Development Lifecycle of an API

Software API development lifecycle

Every software company or startup has a unique software development lifecycle that they are using. It is often necessary to synchronize and align RESTful API deployment with the same processes that you use today for developing, testing, and deploying other applications.

Some services provide tools and sometimes even RESTful APIs that enable you to integrate their tools into your own development lifecycle. A common usage of the RESTful API is to write scripts or code that programmatically deploy REST API web services, or that migrate REST API services from one environment to another, as part of a larger automated process that also deploys or migrates other applications.

For example, RestCase is an online cloud software that makes no assumptions about your software development lifecycle or process (or anyone else's, for that matter). Rather, it exposes atomic functions that can be coordinated by your development team to automate and optimize your REST API development lifecycle.

API Development Lifecycle

RESTful design increases API performance, reduces development effort, and minimizes operational support burden. By conforming web applications, web services, and web APIs with proven RESTful constraints, teams can create systems as scalable, pervasive, and prolific as The Web itself. Because REST requires a new development mindset, many API implementations are not truly based on REST constraints and principles, and do not exhibit expected scalability, evolvability, and interoperability.

By following a few best practices and selecting RESTful tooling, teams can easily design, evolve, and connect RESTful APIs. Some of the best practices evolves handling REST API error codes properly.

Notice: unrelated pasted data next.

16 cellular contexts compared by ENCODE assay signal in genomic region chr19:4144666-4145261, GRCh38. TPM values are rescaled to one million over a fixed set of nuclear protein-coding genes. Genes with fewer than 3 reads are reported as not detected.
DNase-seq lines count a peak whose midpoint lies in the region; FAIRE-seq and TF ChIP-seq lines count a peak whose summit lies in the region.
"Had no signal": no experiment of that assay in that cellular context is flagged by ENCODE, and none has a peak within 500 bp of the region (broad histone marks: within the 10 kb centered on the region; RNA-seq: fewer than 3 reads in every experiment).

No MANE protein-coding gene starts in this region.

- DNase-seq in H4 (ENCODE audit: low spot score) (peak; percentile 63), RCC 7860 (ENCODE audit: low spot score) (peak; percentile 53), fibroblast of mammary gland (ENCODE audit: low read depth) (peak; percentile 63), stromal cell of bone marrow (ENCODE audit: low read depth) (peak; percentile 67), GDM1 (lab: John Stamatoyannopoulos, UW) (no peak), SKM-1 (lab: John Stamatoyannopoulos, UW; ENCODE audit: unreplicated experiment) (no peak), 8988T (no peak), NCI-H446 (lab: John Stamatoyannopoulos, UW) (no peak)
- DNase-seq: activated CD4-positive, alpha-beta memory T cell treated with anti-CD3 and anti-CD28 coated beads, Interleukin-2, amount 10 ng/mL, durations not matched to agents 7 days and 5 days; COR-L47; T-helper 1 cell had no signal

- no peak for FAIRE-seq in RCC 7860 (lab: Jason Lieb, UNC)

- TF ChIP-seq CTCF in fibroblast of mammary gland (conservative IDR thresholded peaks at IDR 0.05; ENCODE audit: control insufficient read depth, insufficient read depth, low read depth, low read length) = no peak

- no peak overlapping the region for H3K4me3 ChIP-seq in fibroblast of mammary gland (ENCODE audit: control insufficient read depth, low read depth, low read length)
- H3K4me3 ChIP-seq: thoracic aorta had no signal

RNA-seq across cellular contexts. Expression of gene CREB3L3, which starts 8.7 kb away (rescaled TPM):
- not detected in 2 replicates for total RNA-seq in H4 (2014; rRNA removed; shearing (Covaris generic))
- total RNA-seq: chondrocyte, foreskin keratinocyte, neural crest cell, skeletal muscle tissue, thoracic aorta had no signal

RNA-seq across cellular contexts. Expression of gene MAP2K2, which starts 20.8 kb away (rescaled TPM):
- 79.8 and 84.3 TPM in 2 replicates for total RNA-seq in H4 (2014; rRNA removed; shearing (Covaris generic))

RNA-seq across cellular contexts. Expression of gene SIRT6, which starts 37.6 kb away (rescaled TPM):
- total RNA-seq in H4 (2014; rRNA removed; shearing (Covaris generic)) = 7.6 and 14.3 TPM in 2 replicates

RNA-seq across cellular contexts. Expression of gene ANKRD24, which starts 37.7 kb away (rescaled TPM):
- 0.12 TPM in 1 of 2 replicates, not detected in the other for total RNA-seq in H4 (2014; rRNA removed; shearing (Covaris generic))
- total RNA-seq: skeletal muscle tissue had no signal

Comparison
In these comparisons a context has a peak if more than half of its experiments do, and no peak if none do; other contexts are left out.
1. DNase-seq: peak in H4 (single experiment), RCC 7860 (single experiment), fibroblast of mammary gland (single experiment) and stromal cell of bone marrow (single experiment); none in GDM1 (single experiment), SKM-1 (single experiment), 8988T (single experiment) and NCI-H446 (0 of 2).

I will try to show the REST API development lifecycle that is used more commonly through the companies I am familiar with.

  • REST API or API Service is used to represent the whole set of Resources and functionality designed as a single deployable unit, for a specific version of the API.
  • The purpose of the API Lifecycle is to create a common frame of reference around the main stages, or milestones, of the life of an API Service.
  • From a governance standpoint, we recognize that there is a process that moves an API Service from one stage to another, and that process is called a transition.
  • It is commonly accepted that ~80% of the risks associated with managing IT systems are concentrated during those transitions.
  • As a governance group, one will therefore focus attention on the processes that we may want to implement before the start of a transition, and after it ends.
Common REST API Service Development Lifecycle:

Common API Service Development Lifecycle

  1. Proposed
    Reflects the state of a new API or the new (next) version of an API being proposed. A new proposed API is presented to the API Governance Board where it is evaluated from a product and technical perspective. The board will either be reject or approve the proposed API.

  2. Accepted
    Is the state of an API when it was reviewed by the API Governance Board and approved to move further.

  3. Designed
    The API goes to design and its specs are fleshed out in a specifications document. Once designed, the API will then be presented to the architecture review for final approval.